The Right Attorney
When Legal Matters Become Personal

How to get a loan modification

On Behalf of | Feb 26, 2013 | Bankruptcy, Chapter 13, Chapter 7, Chapter 7 vs Chapter 13, Firm News, Foreclosure

It seems that every time I read the paper, there’s a new program to help homeowners, or a new lawsuit against mortgage companies that was settled, and they talk about how it helps, but there are never details on how to go about it. And few people actually get the help they need.

My anecdotal evidence is that about 15% of people who try, actually get loan modifications. So why even try? Because those who get them, can reduce their interest rate to 2%, wrap arrearages into the principal balance, reamortize the loan over 40 years, and sometimes (although rarely) even get some of the principal forgiven.

The first thing to know, is you shouldn’t pay anyone to help modify your mortgage. The Minnesota Attorney General has issued such a warning, and has posted a list of free resources and tips.

So you can do this yourself, but don’t expect the mortgage company to be your helper – they get paid whether you modify it or not, and it seems they intentionally frustrate people who are trying.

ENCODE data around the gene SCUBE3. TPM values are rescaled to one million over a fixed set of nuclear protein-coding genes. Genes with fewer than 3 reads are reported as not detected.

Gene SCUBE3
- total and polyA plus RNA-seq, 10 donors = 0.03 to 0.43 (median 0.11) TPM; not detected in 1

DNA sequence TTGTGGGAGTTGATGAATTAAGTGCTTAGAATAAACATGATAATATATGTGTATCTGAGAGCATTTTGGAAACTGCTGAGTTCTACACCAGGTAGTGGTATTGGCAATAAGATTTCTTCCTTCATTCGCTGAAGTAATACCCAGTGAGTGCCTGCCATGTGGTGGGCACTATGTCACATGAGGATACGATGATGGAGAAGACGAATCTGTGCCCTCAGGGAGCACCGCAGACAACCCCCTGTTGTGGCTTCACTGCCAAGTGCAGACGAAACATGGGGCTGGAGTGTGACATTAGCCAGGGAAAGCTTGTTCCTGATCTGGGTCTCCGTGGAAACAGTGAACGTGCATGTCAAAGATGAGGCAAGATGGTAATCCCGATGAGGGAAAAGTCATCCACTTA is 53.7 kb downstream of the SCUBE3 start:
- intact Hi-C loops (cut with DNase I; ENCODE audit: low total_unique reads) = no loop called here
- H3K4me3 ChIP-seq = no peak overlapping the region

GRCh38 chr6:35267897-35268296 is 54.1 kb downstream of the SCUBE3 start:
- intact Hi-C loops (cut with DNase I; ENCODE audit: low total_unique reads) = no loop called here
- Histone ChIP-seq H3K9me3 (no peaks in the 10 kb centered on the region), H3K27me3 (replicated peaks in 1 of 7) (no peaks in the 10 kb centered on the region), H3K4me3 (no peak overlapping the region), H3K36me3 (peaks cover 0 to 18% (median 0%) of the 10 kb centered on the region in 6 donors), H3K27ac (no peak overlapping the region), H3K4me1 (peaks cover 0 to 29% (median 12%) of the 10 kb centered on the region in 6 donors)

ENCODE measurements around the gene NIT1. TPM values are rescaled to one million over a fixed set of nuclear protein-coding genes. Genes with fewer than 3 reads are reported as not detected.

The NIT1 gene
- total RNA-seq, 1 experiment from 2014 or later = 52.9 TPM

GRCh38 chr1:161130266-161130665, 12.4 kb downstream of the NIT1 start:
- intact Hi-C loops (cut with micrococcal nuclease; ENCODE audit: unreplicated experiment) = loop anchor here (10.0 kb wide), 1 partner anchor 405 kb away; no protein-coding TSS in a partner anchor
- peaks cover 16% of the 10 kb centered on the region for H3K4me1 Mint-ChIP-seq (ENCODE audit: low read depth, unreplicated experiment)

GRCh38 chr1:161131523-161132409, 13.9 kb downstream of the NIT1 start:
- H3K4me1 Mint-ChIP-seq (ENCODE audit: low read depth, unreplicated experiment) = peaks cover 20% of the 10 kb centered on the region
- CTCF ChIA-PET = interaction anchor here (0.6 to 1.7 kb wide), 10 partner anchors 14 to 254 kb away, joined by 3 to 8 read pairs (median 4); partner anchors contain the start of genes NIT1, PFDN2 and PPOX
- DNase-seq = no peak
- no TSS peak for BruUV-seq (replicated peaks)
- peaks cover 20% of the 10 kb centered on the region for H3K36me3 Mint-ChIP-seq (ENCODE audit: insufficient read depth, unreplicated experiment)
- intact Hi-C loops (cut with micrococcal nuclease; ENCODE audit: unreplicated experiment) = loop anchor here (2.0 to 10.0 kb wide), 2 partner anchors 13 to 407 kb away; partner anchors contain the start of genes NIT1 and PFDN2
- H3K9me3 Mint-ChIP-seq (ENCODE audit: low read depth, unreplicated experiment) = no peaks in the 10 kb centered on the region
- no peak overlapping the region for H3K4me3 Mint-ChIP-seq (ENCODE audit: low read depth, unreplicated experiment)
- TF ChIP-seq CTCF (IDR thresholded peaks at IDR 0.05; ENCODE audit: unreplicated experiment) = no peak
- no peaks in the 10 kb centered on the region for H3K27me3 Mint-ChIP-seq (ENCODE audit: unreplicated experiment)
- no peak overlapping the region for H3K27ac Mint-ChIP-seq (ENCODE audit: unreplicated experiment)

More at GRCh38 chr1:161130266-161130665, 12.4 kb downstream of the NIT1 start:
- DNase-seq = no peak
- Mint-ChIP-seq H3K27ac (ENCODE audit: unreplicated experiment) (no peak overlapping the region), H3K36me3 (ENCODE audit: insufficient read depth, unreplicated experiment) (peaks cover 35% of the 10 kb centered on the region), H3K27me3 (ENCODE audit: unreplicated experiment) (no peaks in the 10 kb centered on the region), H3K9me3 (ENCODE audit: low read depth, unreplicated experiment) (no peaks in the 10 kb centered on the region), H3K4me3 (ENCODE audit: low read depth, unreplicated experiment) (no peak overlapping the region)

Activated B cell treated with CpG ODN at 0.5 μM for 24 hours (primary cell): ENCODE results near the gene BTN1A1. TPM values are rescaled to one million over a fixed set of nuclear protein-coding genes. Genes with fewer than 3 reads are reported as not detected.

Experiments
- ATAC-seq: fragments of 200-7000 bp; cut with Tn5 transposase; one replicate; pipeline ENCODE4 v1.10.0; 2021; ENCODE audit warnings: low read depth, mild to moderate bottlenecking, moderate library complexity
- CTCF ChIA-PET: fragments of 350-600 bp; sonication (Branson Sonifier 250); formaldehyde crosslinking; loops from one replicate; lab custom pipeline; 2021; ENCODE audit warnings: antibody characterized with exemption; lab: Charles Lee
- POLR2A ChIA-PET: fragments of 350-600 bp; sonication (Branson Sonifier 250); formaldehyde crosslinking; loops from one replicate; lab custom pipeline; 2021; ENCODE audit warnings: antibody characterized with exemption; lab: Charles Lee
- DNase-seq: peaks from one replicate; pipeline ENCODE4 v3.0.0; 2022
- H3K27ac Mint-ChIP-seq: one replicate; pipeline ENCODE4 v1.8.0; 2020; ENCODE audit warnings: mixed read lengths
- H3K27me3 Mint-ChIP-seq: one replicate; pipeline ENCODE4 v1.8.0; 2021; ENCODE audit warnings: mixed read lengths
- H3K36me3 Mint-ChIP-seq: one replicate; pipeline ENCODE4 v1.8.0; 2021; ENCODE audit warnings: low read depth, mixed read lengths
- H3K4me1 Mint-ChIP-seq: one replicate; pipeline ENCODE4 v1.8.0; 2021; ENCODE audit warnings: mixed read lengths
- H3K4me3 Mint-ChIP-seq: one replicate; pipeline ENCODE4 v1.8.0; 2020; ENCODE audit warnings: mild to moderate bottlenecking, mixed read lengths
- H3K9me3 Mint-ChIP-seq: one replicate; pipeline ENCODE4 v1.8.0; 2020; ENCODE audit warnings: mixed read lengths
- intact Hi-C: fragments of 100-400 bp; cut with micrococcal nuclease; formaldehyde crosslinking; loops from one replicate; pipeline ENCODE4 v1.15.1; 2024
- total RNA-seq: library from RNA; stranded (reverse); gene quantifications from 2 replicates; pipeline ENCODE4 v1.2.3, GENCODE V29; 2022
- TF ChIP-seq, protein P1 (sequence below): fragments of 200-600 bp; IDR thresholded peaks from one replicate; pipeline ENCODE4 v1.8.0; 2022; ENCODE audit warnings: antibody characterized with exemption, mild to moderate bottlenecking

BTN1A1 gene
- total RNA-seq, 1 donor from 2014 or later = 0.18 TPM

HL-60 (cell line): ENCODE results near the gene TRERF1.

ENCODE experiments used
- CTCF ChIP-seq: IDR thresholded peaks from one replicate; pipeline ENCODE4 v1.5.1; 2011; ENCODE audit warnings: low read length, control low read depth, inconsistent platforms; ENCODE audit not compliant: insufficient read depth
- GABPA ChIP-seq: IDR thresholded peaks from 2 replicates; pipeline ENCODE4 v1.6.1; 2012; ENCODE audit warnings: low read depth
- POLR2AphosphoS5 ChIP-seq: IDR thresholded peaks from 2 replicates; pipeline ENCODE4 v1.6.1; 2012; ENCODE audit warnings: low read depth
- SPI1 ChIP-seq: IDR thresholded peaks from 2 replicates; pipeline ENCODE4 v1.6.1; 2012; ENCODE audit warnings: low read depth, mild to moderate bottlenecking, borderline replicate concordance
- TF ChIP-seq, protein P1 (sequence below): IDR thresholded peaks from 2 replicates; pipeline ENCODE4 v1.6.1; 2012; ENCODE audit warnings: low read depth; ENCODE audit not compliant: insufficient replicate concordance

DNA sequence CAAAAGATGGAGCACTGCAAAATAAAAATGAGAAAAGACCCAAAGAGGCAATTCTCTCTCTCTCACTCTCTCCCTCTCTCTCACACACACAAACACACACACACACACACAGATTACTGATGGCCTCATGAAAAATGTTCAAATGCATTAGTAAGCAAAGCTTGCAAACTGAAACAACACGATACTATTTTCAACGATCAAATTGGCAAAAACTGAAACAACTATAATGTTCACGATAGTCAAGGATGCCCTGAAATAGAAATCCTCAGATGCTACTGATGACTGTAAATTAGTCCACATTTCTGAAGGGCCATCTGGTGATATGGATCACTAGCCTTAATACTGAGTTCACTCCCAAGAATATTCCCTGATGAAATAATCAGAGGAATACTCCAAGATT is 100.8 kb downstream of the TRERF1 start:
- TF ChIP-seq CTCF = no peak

To find out whether your will have a decent chance of getting the best kind of loan modification, which is a “Obamaplan” HAMP mortgage, see if your mortgage is owned by Fannie Mae or Freddie Mac. Try to get a personal representive to assist you, follow up at least weekly, and DON’T get discouraged when they tell you that they didn’t get something that you faxed them; just fax it again. It’s also not a bad idea to document the process you are going through, so you know what they’ve told you. Sometimes you won’t qualify because you’re current, some people don’t qualify because they make too much or don’t make enough. Self employed debtors should be prepared to provide detailed P&L’s, and hopefully have good accounting and separation between business and personal expenses.

If you ultimately cannot get a loan modification, a chapter 13 bankruptcy can prevent a sheriff’s sale of foreclosure and help you cure arrearages, and I have had clients who couldn’t get a loan modification that were ultimately able to do it after filing chapter 13, even chapter 7.